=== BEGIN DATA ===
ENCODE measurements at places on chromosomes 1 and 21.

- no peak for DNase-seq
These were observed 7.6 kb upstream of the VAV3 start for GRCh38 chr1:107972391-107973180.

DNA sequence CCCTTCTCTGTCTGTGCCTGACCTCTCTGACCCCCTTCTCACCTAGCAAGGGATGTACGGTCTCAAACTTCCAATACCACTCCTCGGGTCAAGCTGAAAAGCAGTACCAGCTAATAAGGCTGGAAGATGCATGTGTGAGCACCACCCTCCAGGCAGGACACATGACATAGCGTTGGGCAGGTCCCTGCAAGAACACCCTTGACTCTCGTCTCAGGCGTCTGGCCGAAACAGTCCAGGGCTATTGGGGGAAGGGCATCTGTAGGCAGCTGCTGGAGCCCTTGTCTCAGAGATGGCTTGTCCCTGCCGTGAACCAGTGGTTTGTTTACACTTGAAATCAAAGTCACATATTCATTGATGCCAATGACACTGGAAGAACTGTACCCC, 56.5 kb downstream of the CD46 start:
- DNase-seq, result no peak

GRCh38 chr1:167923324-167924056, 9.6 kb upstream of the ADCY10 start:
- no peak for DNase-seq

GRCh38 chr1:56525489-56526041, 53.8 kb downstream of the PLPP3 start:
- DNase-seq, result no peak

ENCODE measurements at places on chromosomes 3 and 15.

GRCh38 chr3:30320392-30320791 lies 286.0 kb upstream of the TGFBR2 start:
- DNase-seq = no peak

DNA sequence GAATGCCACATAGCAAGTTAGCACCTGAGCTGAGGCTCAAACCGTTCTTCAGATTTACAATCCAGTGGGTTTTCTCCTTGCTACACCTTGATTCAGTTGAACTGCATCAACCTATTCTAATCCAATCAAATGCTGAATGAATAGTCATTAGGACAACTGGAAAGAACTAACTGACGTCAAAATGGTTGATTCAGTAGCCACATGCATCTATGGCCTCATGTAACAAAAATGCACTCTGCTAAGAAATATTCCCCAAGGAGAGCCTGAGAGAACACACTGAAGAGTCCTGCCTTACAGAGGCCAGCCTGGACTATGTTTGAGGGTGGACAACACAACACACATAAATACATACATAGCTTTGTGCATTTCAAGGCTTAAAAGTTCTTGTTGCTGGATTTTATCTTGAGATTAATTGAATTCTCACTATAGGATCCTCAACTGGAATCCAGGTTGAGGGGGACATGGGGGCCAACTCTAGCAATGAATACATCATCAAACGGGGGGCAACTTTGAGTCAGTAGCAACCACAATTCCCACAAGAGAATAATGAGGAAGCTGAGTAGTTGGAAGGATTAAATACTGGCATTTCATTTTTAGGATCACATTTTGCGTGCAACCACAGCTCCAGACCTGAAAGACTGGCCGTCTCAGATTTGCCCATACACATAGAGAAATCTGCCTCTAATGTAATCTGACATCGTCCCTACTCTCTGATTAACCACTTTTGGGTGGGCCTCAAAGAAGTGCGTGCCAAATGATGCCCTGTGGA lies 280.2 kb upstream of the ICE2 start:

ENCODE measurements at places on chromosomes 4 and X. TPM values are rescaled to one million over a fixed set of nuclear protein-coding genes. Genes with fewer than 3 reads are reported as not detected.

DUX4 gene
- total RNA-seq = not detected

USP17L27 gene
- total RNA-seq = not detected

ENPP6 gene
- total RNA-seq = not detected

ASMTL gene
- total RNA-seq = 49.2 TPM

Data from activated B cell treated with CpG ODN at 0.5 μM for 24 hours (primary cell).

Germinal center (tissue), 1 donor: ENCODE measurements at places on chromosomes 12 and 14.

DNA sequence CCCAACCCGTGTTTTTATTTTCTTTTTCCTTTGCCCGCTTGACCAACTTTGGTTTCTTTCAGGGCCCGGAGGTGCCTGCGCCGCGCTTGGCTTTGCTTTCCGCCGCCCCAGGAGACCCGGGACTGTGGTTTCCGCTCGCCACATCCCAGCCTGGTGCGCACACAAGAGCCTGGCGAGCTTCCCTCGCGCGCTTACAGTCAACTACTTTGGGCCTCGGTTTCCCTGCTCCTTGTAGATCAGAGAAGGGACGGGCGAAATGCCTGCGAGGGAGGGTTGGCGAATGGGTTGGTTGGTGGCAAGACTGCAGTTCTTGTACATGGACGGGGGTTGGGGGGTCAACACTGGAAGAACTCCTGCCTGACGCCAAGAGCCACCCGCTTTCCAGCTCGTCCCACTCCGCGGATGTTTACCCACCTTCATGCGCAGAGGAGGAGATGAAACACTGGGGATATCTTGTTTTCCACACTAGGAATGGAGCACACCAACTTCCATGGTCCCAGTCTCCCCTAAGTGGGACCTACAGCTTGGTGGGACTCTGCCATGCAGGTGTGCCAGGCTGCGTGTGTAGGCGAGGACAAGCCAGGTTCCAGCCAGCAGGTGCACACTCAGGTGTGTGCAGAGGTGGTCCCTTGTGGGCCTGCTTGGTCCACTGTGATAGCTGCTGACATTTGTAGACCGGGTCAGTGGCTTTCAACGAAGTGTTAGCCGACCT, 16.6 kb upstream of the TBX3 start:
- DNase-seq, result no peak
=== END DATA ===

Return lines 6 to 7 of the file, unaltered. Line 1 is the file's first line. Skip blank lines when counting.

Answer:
GRCh38 chr1:167923324-167924056, 9.6 kb upstream of the ADCY10 start:
- no peak for DNase-seq